- Cable management system.(Source)
Valve Index is a PC VR headset: it requires a PC that meets specific VR requirements and a cable that connects this PC to your Valve Index.
And this cable is tricky.
The majority of the time, it lays on the floor, but sometimes it may get stuck by a table, or worse, you might trip over it while fully immersed in the virtual world.
To prevent that, you can invest in a cable management system. Essentially, it’s a series of ceiling hooks that keeps your cable(s) above the playing area and allows you to fully concentrate on the VR experience without the risk of damaging the cable or yourself.
Or you can wait until Valve finally releases a wireless mode adapter! More on that in the later section.
Valve Index Setup Instructions
- Make sure your PC is VR-ready. Check if your PC meets virtual reality hardware requirements using the SteamVR performance test and update your graphics card drivers.
- Choose a playing area. Valve recommends at least 2m x 1.5m (6.5ft x 5ft) of space for a room-scale VR experience. Make sure there are NO obstacles or objects in your playing area, kids and pets included.
- Set up Valve Index base stations. Make sure your base stations point toward the center of your playing area. Connect each base station to a power outlet. Peel off the protective film from the base station lenses.
- Connect your Valve Index to your PC. Two plugs connect your headset to your PC. Connect the headset DisplayPort cord to your graphics card port. Now connect the USB headset cord through the USB 3.0 port on your computer.
- Connect your Valve Index to the power outlet. Plug your headset into a power outlet using the headset power adapter.
- Launch SteamVR. Open the Steam client on your computer and click the VR box in the upper right corner. Alternatively, press the System button on your controller.
- Run room setup. Follow the on-screen SteamVR instructions to finish setting up your playing area.
Will There Be Valve Index Wireless Mode?
Valve Index does not support wireless mode at the time, and there are no wireless adapters that can turn Valve Index into a tetherless device.
But there’s a lot of evidence that might happen in the future.
In July 2020, Valve registered a patent that outlines a possible wireless version of a Valve Index headset. However, it wasn’t clear whether the patents refer to the adapter for the original Valve Index or a completely new Valve Index 2 headset.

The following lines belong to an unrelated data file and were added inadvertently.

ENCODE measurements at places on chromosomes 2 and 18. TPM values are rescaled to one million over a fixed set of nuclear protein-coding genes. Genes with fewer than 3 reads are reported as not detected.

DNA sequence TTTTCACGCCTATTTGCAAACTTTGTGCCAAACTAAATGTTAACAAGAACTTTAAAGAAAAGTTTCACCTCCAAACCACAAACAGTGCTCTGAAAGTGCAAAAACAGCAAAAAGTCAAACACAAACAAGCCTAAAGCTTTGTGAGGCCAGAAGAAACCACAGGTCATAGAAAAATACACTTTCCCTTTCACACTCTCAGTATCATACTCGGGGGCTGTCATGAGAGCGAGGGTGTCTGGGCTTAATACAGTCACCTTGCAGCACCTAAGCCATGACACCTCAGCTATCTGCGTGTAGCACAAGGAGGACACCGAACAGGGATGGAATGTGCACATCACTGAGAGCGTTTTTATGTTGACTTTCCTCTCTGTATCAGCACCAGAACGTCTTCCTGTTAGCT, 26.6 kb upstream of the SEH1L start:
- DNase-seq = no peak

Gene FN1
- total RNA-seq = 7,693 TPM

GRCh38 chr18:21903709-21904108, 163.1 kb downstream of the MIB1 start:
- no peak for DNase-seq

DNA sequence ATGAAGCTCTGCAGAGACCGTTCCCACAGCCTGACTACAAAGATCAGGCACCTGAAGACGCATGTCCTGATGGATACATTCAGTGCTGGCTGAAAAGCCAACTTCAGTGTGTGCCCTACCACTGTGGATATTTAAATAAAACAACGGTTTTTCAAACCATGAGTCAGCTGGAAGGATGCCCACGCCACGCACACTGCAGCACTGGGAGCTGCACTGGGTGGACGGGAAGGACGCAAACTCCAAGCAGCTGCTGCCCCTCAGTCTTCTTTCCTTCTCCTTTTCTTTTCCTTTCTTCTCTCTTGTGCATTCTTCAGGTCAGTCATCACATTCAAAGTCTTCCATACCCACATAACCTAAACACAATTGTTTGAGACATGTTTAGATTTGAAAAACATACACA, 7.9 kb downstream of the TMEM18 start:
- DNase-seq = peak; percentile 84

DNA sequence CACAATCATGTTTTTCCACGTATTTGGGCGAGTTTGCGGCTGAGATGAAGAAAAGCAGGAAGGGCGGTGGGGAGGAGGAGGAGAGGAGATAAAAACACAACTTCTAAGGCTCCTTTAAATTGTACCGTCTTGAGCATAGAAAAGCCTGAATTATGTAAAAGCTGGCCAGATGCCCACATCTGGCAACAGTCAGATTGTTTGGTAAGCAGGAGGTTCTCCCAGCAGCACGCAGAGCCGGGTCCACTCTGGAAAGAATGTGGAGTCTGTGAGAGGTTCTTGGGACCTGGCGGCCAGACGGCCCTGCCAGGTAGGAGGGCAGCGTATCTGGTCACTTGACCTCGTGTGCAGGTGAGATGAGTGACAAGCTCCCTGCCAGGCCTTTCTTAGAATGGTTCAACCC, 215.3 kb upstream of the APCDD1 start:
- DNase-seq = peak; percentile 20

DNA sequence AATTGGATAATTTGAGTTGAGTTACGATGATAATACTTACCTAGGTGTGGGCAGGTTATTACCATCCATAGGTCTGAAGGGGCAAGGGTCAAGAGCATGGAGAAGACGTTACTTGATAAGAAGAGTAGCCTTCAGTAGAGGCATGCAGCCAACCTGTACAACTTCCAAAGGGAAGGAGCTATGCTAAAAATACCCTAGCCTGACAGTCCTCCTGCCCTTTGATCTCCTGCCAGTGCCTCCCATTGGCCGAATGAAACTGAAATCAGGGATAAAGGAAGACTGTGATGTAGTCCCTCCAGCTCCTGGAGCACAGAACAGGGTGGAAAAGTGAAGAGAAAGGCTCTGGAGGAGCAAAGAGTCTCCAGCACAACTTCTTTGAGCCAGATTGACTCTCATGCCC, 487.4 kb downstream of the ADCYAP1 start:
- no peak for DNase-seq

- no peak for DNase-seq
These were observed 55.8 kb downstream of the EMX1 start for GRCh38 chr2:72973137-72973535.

Valve’s patent filed in September 2020 outlines both wireless and adapter-mounted versions of future Valve Index headsets, so a wireless mode is indeed happening for the next generation of Valve Index headsets.
While we can’t say for sure that wireless mode for Index will come out before the second iteration of a headset, chances are Valve Index users will get a tetherless experience one way or another.
After all, a wireless mode is one of the most requested features since the headset’s release in 2019.
What Do We Know About Valve Index 2?
We don’t know much about the Valve Index 2 headset yet. Still, given the number of patents filed over the last year and information from Valve officials, we are confident that Valve Index 2 is already in the works.
Valve Index 2 does not yet have a release date, but we wouldn’t expect it to come out earlier than 2022.
- Even better comfort. The latest HMD patent from Valve outlines three potential versions of the future headset, all aimed at improving user experience through enhanced ergonomics, weight distribution, and comfort adjustments.
- Wireless mode. The recent patent outlines a wireless version of Valve Index 2 and a PCVR version that supports wireless adapters.
- Updated visuals. Given how far the newest headsets came in terms of visual quality, we might expect Valve Index 2 to yet again set new standards for visual VR experience through updated lenses, increased 4K resolution, wider FoV, and improved black levels.
- Standalone version. After the raving success of Oculus Quest 2, Valve might shift its attention to creating a standalone Valve Index 2 headset for premium segment users that beats Oculus Quest 2 in terms of GPU performance, privacy, content library, and comfort.
Who is Valve Index for, and Should You Get One?
Despite being released almost two years ago, Valve Index is still a strong choice for your next virtual reality headset.
Here are the main advantages that still make Valve Index a good headset for its price:
- Unparalleled tracking. Valve tracking system is still considered the best on the market in terms of accuracy and versatility.
- High comfort. Valve Index set a standard for VR comfort and still is one of the most ergonomically balanced headsets available.
- High-quality audio experience. Valve Index offers the best audio experience out-of-box without you having to buy an extra pair of headphones.
- Modability. There are dozens of mods and accessories on the market that can improve your comfort level even further and adjust the headset to the particular usage scenario.
To balance things out, here are disadvantages of the Valve Index headset:
- High price. The Valve Index VR Kit costs $999, and you’ll need a high-performance PC to run VR applications with it. Given that the headset is approaching its second birthday, it's getting harder to justify such a high price, especially compared to less expensive and more recently released competitors.